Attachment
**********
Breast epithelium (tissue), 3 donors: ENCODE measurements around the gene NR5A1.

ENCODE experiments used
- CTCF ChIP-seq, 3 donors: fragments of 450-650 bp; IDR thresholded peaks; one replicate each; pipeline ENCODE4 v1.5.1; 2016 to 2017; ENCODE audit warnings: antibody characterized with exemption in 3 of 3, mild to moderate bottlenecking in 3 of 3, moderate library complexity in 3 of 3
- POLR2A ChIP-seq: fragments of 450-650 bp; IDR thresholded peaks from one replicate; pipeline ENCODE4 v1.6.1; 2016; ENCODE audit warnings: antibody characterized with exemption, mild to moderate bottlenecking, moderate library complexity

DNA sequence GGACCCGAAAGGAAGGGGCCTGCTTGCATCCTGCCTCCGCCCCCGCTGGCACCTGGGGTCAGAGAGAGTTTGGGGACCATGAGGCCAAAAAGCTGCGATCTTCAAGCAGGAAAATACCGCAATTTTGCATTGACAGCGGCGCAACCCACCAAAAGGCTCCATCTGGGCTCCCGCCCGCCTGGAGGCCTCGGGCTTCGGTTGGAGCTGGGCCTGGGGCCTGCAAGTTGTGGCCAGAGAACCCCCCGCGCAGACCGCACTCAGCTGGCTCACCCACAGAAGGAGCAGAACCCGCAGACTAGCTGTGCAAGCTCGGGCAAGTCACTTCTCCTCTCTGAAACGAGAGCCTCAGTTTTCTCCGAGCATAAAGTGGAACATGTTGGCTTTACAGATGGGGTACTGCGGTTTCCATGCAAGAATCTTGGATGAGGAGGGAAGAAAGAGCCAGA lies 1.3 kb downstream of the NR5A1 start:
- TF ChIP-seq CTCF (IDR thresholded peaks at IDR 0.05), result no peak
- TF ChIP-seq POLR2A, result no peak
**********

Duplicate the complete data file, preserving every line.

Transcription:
Breast epithelium (tissue), 3 donors: ENCODE measurements around the gene NR5A1.

ENCODE experiments used
- CTCF ChIP-seq, 3 donors: fragments of 450-650 bp; IDR thresholded peaks; one replicate each; pipeline ENCODE4 v1.5.1; 2016 to 2017; ENCODE audit warnings: antibody characterized with exemption in 3 of 3, mild to moderate bottlenecking in 3 of 3, moderate library complexity in 3 of 3
- POLR2A ChIP-seq: fragments of 450-650 bp; IDR thresholded peaks from one replicate; pipeline ENCODE4 v1.6.1; 2016; ENCODE audit warnings: antibody characterized with exemption, mild to moderate bottlenecking, moderate library complexity

DNA sequence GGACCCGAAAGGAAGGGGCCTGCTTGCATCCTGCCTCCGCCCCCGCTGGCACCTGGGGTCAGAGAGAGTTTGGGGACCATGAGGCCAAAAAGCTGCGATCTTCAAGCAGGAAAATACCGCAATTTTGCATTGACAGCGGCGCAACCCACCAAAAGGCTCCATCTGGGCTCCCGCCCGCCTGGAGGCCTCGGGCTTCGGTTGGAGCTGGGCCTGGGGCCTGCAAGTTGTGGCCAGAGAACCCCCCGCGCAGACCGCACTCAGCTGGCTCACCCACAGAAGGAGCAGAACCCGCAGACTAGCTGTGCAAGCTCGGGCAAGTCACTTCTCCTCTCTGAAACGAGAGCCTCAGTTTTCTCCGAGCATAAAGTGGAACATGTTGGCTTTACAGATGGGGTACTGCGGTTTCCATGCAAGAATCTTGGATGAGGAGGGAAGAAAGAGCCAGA lies 1.3 kb downstream of the NR5A1 start:
- TF ChIP-seq CTCF (IDR thresholded peaks at IDR 0.05), result no peak
- TF ChIP-seq POLR2A, result no peak